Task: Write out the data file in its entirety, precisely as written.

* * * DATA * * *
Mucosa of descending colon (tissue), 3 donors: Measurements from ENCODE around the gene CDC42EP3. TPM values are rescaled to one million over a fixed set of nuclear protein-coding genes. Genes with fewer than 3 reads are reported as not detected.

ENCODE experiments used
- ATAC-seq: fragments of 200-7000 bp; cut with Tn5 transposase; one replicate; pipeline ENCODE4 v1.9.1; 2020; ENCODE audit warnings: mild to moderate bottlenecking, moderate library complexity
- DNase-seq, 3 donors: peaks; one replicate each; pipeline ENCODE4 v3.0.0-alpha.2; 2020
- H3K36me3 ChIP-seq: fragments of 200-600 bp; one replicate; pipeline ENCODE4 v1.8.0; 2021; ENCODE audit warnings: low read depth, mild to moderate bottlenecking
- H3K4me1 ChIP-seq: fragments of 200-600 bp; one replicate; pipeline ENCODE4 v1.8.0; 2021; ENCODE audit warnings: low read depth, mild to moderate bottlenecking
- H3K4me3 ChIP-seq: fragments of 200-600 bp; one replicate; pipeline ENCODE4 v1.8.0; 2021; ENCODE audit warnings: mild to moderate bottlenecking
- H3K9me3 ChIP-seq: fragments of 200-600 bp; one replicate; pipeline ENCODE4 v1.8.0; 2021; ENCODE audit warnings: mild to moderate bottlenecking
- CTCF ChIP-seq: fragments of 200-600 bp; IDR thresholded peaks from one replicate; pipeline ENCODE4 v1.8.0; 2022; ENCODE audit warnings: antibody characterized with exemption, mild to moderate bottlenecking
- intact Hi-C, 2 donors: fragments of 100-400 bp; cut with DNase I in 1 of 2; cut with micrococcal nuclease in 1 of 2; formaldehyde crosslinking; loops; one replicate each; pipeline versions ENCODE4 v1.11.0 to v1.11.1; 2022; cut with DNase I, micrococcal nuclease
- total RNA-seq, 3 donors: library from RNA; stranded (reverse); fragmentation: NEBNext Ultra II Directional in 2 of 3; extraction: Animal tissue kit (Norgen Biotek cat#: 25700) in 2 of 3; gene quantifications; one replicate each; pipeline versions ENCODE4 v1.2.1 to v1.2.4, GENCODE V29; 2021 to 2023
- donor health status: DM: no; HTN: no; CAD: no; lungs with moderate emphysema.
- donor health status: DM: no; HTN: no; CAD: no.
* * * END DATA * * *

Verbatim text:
Mucosa of descending colon (tissue), 3 donors: Measurements from ENCODE around the gene CDC42EP3. TPM values are rescaled to one million over a fixed set of nuclear protein-coding genes. Genes with fewer than 3 reads are reported as not detected.

ENCODE experiments used
- ATAC-seq: fragments of 200-7000 bp; cut with Tn5 transposase; one replicate; pipeline ENCODE4 v1.9.1; 2020; ENCODE audit warnings: mild to moderate bottlenecking, moderate library complexity
- DNase-seq, 3 donors: peaks; one replicate each; pipeline ENCODE4 v3.0.0-alpha.2; 2020
- H3K36me3 ChIP-seq: fragments of 200-600 bp; one replicate; pipeline ENCODE4 v1.8.0; 2021; ENCODE audit warnings: low read depth, mild to moderate bottlenecking
- H3K4me1 ChIP-seq: fragments of 200-600 bp; one replicate; pipeline ENCODE4 v1.8.0; 2021; ENCODE audit warnings: low read depth, mild to moderate bottlenecking
- H3K4me3 ChIP-seq: fragments of 200-600 bp; one replicate; pipeline ENCODE4 v1.8.0; 2021; ENCODE audit warnings: mild to moderate bottlenecking
- H3K9me3 ChIP-seq: fragments of 200-600 bp; one replicate; pipeline ENCODE4 v1.8.0; 2021; ENCODE audit warnings: mild to moderate bottlenecking
- CTCF ChIP-seq: fragments of 200-600 bp; IDR thresholded peaks from one replicate; pipeline ENCODE4 v1.8.0; 2022; ENCODE audit warnings: antibody characterized with exemption, mild to moderate bottlenecking
- intact Hi-C, 2 donors: fragments of 100-400 bp; cut with DNase I in 1 of 2; cut with micrococcal nuclease in 1 of 2; formaldehyde crosslinking; loops; one replicate each; pipeline versions ENCODE4 v1.11.0 to v1.11.1; 2022; cut with DNase I, micrococcal nuclease
- total RNA-seq, 3 donors: library from RNA; stranded (reverse); fragmentation: NEBNext Ultra II Directional in 2 of 3; extraction: Animal tissue kit (Norgen Biotek cat#: 25700) in 2 of 3; gene quantifications; one replicate each; pipeline versions ENCODE4 v1.2.1 to v1.2.4, GENCODE V29; 2021 to 2023
- donor health status: DM: no; HTN: no; CAD: no; lungs with moderate emphysema.
- donor health status: DM: no; HTN: no; CAD: no.